UCA UTeach program co-director On a recent drive to Little Rock to work with a group of teachers participating in the EAST Core program, I realized that I had left my smartphone at home and had no time to return to retrieve it. Immediately, I felt uneasy knowing that I did not have access to my calendar, my email or the ability to search for an answer to a perplexing question. Some might argue that this situation is an example of the importance for simply remembering dates, times, phone numbers and other bits of factual knowledge. Instead, I suggest that it is evidence of how technology has succeeded in storing information for us so that we can focus on more important things. Consider the importance of a good question. With most answers readily accessible with the click of a few buttons, it is the ability to ask the right questions and the insight to recognize when the responses are reasonable that should be more of our focus. One group of educators explains, “If knowing how to learn is more important than knowing all of the answers, then the greatest realization of a person’s intellectual life must be that good questions are more important than right answers” (Gunter, Estes, & Schwab, 2011, p. 125). I can’t deny that “correctness” is important, but increasingly the capacity to search for a solution deserves more of our attention and effort. This same group of educators explains, “Although it is true that those who succeed in school are often those who can remember the ‘correct’ answer, those who succeed in life are usually those who are willing to ask questions and search for solutions” (p. 126). The EAST Initiative has long promoted the idea of problem-solving and projectbased learning, giving students the chance to ponder, to ask questions and to persevere. This inquiry approach to learning is also a hallmark of the UTeach model for preparing math and science teachers that is now being implemented at three Arkansas universities. The UTeach model and the EAST Initiative share a common approach to learning – it happens best when students are fully engaged and empowered to interact with the problems presented. At the University of Central Arkansas, the program is branded as UCA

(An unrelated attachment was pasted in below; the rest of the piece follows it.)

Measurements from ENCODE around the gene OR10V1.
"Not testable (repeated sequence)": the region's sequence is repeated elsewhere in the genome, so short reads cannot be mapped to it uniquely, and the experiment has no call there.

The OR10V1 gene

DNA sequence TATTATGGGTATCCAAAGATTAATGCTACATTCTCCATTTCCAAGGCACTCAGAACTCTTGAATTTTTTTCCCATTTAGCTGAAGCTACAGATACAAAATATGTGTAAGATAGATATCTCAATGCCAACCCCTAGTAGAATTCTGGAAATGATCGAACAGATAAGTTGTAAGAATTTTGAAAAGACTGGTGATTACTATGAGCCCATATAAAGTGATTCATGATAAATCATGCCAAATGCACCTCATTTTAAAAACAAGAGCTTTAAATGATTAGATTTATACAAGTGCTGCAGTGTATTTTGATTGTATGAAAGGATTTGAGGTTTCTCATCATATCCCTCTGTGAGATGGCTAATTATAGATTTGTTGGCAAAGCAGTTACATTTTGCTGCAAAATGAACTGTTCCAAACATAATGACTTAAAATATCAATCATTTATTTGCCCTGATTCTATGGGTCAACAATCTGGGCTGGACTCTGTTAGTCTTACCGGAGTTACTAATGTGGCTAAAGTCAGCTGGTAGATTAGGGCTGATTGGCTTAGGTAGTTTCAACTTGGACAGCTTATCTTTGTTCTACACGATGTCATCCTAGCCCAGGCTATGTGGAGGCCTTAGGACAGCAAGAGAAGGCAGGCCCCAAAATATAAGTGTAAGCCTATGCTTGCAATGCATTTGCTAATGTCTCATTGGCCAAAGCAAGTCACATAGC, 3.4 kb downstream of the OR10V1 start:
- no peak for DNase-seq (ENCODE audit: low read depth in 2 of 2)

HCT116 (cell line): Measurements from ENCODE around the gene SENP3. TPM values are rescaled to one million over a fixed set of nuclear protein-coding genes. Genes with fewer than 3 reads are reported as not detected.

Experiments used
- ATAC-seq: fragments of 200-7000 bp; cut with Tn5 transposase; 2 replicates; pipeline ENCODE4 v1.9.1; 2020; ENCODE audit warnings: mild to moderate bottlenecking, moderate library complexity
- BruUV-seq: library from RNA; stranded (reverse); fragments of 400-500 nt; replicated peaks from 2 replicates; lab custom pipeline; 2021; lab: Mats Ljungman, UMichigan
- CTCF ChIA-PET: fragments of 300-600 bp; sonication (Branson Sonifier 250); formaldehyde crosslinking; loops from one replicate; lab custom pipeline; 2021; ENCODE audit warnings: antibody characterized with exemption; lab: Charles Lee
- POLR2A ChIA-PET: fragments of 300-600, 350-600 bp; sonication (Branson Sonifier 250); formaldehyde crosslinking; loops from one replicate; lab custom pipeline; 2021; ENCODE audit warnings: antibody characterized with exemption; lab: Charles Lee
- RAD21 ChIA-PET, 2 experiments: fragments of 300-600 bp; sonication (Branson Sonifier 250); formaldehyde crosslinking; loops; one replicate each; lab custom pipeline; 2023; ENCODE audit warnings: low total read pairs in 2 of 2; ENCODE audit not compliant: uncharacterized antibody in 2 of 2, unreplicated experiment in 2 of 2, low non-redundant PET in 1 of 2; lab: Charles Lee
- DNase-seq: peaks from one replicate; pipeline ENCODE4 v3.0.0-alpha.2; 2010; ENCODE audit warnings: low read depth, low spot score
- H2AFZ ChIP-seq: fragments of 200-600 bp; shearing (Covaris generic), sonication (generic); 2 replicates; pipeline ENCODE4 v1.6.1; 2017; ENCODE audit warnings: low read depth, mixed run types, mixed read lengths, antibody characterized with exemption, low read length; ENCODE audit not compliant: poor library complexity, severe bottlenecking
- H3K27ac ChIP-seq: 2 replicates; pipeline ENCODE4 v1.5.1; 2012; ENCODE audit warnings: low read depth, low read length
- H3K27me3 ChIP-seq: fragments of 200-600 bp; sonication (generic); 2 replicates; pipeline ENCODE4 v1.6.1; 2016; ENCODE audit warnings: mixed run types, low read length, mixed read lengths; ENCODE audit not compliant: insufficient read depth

STEMteach and, like all UTeach replication sites, uses inquiry-based learning that puts exploration up front to help students recognize the importance of good questions, value the struggles along the way and realize that good answers will naturally follow. Like the EAST Initiative, learning in this program is facilitated in the context of the real world and real problems and places great emphasis on field-based experiences. UCA STEMteach began in response to Arkansas Governor Beebe’s call for more and better-prepared math and science teachers in an effort to increase the pool of STEM-ready graduates from our high schools and colleges. The Governor and his Workforce Cabinet recognize the importance of STEM education for the economic vitality of Arkansas and know that the teachers in our classrooms have a profound impact on this readiness. The importance and opportunities of STEM-prepared students are well documented. A recent report by the Brookings Institute (June 2013) revealed that one in five jobs in the United States demands a thorough knowledge of one or more of the STEM disciplines – science, technology, engineering and math. Change the Equation (May 2012), an organization devoted to improving STEM teaching and learning, reports, “Across the STEM fields, job postings outnumbered unemployed people by almost two to one.” And the U.S. Bureau of Labor Statistics (May 2011) notes that the average salaries for 93 of the 97 reported STEM occupations exceeded the national average with an overall average salary of nearly $78,000. Opportunities are abundant, and our students deserve the chance to compete for them. Working together, programs like UCA STEMteach and organizations like the EAST Initiative can help lead the efforts in preparing students who are prepared for careers or higher education – students who can ask the right questions, engage in problem-solving and accept the challenges. Though likely I will always experience anxiety when I leave my smartphone at home, I will be reminded of the great collection of answers that has already been gathered for me and seek the questions that need to be asked instead. I will know that the greatest importance is not in having all of the answers but in the ability to ask the right questions to get the understanding that I need.